Thus there is the next issue, Ryan and Cassidy the chief nincompoops but that doesn’t mean Reese can be left off the hook as far as unconscionable buffoonery is concerned. These three hit every teenage cliché in the book while managing to add a few additional ones to the ledger as they go along, each acting not as human beings but as horror movie archetypes just aching to be killed in as gruesome a manner as possible. They’re just not that interesting or fun to spend time with, so when the final bell rings and the climactic surprise is revealed I can’t say I was all that excited to see what it was the filmmakers had managed to come up with.
Cluff and Lofing do show a flair for this sort of thing, their visual sensibilities relatively strong. But as storytellers they’re sadly scraping the bottom of an all-too familiar barrel, and I can’t say hanging out in the theater until the end was the best use of my time. The Gallows dangles entertainment to the absolute end of a very long rope, leaving it there drifting in the wind unable to do a single thing that could matter one way or the other.”
The Gallows isn’t very good. I gave it a second chance mainly because I feel like the filmmakers do have some talent, and while the idea they’ve come up for the film isn’t entirely original it’s still solid enough the potentially for a solid ghost story is definitely present. But it’s just so dumb, consistently so. Worse than that, it’s boring, trying to watch it again, even while folding laundry and doing dishes, about as tedious an operation as any I’ve attempted in quite some time.
The Gallows is presented on a dual-layer 50GB Blu-ray with a MPEG-4 AVC encode and a 2.40:1 1080p transfer.
This Blu-ray feature an English Dolby Atmos soundtrack along with an English Dolby TrueHD 7.1 track (as well as French snd Spanish Dolby Digital 5.1 tracks) and comes with optional English SDH, French and Spanish subtitles.
Extras here include:
The Gallows: The Original Version – This set’s best extra, this is the duplicate 81-minute movie that Travis Cluff and Chris Lofing originally made in order to get potential investors excited. Movie still has major issues, but the ending is a lot better and, for whatever reason, it doesn’t play near as stupidly, and while it’s not particularly good it’s easy to see what Warner Bros and other distributors saw in the filmmakers that was worth getting excited about.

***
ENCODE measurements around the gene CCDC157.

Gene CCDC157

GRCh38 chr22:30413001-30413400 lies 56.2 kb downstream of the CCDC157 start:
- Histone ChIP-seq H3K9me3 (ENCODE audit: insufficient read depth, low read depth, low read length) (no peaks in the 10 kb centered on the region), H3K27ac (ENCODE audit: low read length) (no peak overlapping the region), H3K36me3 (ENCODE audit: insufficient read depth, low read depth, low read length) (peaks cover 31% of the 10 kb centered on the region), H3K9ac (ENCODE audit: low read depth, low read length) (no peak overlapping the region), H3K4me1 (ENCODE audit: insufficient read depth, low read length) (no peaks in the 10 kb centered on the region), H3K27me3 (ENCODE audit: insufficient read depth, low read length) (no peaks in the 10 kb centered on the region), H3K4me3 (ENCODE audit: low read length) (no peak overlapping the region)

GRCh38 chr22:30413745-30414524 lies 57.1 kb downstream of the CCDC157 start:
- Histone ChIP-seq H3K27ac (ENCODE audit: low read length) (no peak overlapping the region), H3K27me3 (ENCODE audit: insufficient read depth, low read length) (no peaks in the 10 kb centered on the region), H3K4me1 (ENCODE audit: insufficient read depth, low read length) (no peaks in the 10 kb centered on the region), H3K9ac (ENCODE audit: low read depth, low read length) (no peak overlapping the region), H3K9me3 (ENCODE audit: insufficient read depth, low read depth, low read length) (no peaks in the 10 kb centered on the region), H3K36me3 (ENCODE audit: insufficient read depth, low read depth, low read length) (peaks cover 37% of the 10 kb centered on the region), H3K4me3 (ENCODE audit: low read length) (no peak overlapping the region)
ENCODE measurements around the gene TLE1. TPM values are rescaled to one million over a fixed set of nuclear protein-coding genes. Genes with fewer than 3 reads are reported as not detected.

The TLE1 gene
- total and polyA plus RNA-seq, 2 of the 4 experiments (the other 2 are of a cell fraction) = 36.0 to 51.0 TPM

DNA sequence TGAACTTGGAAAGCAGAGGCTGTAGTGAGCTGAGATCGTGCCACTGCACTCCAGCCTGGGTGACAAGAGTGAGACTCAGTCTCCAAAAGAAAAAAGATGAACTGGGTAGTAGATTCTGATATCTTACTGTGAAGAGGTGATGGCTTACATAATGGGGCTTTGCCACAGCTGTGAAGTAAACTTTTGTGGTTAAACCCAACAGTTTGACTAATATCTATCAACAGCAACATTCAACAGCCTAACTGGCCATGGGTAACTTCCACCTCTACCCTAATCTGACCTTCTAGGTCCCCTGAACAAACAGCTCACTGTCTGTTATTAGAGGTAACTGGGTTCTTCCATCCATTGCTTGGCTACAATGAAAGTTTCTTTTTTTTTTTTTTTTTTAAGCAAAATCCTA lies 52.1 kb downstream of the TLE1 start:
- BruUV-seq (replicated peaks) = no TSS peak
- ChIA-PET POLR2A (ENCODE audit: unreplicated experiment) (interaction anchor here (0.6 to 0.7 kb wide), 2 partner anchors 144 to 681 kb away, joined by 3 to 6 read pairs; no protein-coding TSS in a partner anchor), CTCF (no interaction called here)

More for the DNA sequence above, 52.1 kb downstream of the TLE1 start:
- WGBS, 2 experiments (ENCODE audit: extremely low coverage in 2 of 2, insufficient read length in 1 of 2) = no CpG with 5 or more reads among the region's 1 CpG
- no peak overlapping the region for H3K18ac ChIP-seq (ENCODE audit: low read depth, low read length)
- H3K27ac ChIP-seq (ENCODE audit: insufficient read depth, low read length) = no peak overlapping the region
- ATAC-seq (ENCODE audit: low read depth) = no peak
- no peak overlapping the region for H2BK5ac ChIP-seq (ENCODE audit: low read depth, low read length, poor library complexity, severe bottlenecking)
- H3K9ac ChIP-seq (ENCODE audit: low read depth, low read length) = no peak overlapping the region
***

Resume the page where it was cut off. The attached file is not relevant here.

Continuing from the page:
Surviving the Noose – Jason Blum (he of Blumhouse Productions, the studio behind films like Paranormal Activity, Insidious and The Conjuring) chats with Cluff and Lofing about their debut; nowhere near as interesting or as informative as one might initially assume it would be.
Charlie: Every School Has Its Spirit – The directors talk about folklore and urban myths surrounding various public schools and how that led them to come up with the idea for Charlie Grimille. Too self-congratulatory for its own good and thus ends up not being as worthwhile as it maybe could have been.
A Digital HD Copy of the film along with a DVD version are both included with this release.
I can’t hate on The Gallows even if it isn’t particularly good, if only because I do still think directors Travis Cluff and Chris Lofing do have some talent and as such their movie isn’t a total loss. But it’s awfully close to being one, so unrelentingly boring I can’t say a second of this found footage enterprise ever got my pulse racing even a smidge above normal. Still, Warner’s Blu-ray presentation is a terrific one, and for fans (if there are any) I can’t help but suspect they’ll be far happier with this two-disc collection than most will turn out to be.